Two US Supreme Court Prison Decisions Puts Heat on US Prisons & Inmate Health Care: Estelle v. Gamble (1976) and Brown v. Plata (2011) | | Albert Woodard | 10/10/11

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Two Supreme Court decisions – one 35 years ago and another May 2011– are having profound impacts on how the states provide health care to their prison populations.

Estelle v. Gamble established “in order to state a cognizable Section 1983 claim for a violation of Eighth Amendment rights, a prisoner must allege acts or omissions sufficiently harmful to evidence deliberate indifference to serious medical needs, and that medical malpractice did not rise to the level of ‘cruel and unusual punishment’ simply because the victim was a prisoner.”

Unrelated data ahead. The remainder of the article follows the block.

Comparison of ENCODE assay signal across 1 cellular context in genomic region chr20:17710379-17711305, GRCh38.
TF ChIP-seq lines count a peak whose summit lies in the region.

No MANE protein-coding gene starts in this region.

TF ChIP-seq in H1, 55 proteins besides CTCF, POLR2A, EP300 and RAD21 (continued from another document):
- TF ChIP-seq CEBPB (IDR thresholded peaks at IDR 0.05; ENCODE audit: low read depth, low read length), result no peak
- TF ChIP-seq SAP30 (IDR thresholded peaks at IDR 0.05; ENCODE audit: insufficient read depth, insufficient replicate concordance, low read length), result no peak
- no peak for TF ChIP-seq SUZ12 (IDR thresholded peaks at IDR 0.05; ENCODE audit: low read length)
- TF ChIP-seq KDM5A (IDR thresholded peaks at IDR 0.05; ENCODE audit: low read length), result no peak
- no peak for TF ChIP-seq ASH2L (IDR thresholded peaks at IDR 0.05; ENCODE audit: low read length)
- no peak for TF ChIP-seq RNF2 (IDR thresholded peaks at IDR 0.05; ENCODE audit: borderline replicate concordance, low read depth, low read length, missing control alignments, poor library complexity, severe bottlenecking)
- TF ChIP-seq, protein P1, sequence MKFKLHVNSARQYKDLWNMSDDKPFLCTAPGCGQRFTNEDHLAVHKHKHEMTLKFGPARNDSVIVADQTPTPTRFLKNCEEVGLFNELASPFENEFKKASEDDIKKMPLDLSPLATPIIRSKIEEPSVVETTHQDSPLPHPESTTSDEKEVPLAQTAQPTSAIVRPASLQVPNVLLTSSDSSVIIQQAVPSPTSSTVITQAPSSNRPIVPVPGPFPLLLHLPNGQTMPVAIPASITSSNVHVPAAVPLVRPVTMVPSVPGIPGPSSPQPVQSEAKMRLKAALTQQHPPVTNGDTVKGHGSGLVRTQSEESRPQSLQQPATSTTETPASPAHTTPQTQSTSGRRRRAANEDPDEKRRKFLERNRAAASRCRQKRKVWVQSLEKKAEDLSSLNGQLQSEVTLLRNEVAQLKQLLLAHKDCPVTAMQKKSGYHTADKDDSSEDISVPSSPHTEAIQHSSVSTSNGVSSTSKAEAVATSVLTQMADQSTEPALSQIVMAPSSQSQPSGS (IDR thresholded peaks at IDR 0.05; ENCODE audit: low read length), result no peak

Brown v. Plata resulted in the release tens of thousands of California prison inmates. As California’s prisons are designed to house a population just under 80,000. The over-crowding of facilities resulted in inadequate medical and mental health care of inmates and violation of the inmates’ Eight Amendment Rights.

For full article see Two US Supreme Court Prison Decisions Puts Heat on US Prisons & Inmate Health Care by Albert Woodard.



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Center City Philadelphia General Practice Law Firm with emphasis on Criminal Defense, Family Law, Immigration, Real Property, and Wills/Trusts/ Estate Planning. Licensed in Pennsylvania and New Jersey.
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